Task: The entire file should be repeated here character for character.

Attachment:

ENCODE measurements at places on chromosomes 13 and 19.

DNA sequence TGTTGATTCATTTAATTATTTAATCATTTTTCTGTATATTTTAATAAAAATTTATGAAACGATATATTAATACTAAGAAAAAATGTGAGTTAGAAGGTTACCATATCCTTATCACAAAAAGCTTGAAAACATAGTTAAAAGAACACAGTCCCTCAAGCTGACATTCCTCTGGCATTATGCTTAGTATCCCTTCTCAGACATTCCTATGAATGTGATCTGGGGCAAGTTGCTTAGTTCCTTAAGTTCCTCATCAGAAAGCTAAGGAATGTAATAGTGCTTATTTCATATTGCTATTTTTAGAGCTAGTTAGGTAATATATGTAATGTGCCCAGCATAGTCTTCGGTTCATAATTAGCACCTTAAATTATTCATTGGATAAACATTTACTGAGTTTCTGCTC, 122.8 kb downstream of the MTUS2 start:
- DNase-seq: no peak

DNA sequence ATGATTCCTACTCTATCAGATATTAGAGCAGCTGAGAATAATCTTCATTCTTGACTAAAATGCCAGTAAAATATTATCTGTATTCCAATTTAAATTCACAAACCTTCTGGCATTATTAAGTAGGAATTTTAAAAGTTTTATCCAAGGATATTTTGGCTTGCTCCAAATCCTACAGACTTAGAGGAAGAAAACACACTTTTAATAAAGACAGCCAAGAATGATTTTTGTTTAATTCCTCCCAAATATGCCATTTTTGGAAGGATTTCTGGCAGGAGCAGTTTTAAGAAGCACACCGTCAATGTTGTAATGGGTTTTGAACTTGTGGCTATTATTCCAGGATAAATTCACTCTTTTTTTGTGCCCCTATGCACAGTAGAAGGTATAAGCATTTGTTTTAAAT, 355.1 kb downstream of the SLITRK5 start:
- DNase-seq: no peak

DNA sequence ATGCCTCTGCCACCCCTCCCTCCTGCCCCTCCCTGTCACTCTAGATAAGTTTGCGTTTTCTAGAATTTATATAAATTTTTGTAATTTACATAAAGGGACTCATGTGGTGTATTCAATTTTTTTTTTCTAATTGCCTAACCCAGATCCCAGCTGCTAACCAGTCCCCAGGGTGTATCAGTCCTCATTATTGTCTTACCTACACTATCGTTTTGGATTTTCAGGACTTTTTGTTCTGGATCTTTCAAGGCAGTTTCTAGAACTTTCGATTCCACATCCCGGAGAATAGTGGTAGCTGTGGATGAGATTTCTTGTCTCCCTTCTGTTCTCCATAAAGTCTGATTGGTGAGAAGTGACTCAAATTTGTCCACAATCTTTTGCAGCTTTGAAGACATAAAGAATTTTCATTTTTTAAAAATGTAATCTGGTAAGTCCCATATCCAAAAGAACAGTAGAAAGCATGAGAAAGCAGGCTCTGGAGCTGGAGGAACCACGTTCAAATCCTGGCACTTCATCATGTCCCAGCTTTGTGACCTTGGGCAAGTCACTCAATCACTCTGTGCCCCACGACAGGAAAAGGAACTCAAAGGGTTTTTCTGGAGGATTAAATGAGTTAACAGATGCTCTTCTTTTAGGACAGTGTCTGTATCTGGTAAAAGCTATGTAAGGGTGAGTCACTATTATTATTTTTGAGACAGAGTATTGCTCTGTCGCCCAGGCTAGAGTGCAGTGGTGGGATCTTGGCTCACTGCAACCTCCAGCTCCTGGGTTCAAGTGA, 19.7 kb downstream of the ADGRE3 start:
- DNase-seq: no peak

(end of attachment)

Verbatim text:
ENCODE measurements at places on chromosomes 13 and 19.

DNA sequence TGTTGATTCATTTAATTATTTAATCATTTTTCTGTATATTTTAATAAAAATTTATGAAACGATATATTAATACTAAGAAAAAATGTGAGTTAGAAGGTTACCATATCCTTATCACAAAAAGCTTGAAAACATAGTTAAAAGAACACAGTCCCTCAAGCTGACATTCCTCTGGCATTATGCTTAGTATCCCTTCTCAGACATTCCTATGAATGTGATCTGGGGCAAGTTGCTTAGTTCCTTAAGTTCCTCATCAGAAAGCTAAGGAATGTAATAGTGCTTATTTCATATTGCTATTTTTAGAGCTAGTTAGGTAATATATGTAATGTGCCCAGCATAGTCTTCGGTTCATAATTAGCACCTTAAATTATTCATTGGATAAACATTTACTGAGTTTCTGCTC, 122.8 kb downstream of the MTUS2 start:
- DNase-seq: no peak

DNA sequence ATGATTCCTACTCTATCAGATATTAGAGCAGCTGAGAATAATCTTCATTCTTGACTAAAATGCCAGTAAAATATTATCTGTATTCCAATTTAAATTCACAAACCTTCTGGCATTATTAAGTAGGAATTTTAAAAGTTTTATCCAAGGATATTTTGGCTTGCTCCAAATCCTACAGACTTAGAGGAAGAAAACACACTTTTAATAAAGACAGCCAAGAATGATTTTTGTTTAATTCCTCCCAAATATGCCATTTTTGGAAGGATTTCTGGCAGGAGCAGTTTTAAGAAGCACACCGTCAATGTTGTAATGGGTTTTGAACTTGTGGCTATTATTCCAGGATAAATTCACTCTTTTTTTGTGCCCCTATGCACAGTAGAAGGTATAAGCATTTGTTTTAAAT, 355.1 kb downstream of the SLITRK5 start:
- DNase-seq: no peak

DNA sequence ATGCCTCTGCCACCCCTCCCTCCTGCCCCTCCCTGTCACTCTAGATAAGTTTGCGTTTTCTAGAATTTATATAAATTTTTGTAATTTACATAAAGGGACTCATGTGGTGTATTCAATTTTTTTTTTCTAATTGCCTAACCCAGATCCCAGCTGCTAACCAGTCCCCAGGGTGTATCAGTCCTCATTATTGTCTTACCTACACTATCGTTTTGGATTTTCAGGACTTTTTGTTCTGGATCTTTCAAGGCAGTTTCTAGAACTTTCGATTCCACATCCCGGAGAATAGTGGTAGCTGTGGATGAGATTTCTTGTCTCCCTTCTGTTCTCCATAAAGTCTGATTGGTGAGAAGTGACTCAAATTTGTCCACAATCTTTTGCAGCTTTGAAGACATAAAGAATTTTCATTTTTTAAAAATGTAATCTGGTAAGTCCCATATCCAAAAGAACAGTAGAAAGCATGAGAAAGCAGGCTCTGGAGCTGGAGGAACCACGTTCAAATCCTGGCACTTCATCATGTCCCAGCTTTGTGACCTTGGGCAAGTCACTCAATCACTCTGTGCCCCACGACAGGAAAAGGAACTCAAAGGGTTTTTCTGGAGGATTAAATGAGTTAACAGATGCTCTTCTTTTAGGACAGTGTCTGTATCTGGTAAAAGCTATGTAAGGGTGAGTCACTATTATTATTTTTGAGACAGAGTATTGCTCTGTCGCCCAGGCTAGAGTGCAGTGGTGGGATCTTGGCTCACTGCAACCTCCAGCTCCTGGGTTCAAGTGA, 19.7 kb downstream of the ADGRE3 start:
- DNase-seq: no peak